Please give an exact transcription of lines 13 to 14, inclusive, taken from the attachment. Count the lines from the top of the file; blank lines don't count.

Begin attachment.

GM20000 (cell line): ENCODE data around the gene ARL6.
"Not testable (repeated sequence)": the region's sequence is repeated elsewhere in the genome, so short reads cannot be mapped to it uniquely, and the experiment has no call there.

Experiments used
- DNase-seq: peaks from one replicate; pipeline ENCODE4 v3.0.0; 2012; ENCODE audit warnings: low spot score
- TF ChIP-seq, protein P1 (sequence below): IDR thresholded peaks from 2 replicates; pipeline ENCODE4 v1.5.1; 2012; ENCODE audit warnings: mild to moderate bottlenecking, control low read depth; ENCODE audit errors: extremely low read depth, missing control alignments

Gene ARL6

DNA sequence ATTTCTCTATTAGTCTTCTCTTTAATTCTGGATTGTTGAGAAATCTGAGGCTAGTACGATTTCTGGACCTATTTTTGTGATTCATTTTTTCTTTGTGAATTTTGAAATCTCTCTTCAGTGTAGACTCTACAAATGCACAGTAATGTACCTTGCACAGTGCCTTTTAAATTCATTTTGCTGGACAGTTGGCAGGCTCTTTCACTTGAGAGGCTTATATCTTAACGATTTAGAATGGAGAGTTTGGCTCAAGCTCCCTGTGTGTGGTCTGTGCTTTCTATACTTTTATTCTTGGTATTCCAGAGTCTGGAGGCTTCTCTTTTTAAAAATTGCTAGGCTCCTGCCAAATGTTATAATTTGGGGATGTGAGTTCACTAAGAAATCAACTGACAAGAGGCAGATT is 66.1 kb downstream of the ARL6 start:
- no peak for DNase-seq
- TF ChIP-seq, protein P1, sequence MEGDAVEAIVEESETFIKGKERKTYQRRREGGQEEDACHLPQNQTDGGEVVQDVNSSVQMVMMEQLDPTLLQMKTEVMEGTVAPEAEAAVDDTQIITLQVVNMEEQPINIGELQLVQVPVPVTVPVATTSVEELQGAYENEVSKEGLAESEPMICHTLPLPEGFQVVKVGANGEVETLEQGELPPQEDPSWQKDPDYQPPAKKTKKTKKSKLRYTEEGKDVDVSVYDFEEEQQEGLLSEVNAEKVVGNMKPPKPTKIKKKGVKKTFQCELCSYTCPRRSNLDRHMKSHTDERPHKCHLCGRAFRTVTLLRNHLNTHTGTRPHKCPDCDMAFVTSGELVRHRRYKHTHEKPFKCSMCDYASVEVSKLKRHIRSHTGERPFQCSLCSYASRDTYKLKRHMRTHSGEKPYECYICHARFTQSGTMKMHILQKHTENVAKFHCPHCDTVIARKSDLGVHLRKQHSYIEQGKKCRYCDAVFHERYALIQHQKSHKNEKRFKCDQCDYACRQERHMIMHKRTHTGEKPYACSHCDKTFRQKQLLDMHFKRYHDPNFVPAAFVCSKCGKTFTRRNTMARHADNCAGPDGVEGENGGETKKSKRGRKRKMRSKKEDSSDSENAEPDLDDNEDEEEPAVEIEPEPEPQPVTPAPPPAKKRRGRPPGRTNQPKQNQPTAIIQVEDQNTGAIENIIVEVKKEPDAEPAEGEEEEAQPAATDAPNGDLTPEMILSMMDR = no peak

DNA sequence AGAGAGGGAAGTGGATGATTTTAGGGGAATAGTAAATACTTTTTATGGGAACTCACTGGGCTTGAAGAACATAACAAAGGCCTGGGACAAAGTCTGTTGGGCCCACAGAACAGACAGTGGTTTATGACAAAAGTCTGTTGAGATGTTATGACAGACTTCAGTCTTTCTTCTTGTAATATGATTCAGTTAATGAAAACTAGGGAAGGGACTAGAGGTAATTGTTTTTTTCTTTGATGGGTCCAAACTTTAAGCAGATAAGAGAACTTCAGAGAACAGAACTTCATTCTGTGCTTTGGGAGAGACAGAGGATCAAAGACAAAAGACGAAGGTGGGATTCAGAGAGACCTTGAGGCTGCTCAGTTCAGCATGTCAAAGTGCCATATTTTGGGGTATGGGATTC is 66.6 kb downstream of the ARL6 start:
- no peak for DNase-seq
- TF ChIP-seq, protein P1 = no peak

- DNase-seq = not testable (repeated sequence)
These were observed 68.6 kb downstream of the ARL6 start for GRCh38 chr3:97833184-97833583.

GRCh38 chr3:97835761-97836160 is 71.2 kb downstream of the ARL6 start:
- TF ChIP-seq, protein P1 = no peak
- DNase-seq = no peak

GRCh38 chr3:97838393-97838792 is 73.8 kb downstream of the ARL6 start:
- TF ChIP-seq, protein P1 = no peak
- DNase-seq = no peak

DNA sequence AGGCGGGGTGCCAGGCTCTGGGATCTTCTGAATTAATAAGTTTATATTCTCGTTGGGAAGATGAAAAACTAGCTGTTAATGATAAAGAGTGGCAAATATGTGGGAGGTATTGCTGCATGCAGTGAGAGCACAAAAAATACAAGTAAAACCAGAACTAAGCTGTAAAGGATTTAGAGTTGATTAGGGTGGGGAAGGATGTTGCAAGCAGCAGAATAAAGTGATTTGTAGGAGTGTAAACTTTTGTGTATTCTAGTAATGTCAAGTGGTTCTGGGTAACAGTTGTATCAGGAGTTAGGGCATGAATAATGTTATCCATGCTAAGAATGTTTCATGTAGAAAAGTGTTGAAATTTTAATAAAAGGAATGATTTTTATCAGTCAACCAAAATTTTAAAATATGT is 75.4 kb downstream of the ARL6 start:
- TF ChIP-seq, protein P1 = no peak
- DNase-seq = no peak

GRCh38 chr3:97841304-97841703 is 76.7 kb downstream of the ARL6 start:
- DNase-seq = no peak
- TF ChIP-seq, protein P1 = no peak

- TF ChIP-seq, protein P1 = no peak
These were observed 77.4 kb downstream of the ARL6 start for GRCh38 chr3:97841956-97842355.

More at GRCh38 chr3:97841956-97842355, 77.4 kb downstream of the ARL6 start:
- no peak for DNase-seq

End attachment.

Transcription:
- DNase-seq = not testable (repeated sequence)
These were observed 68.6 kb downstream of the ARL6 start for GRCh38 chr3:97833184-97833583.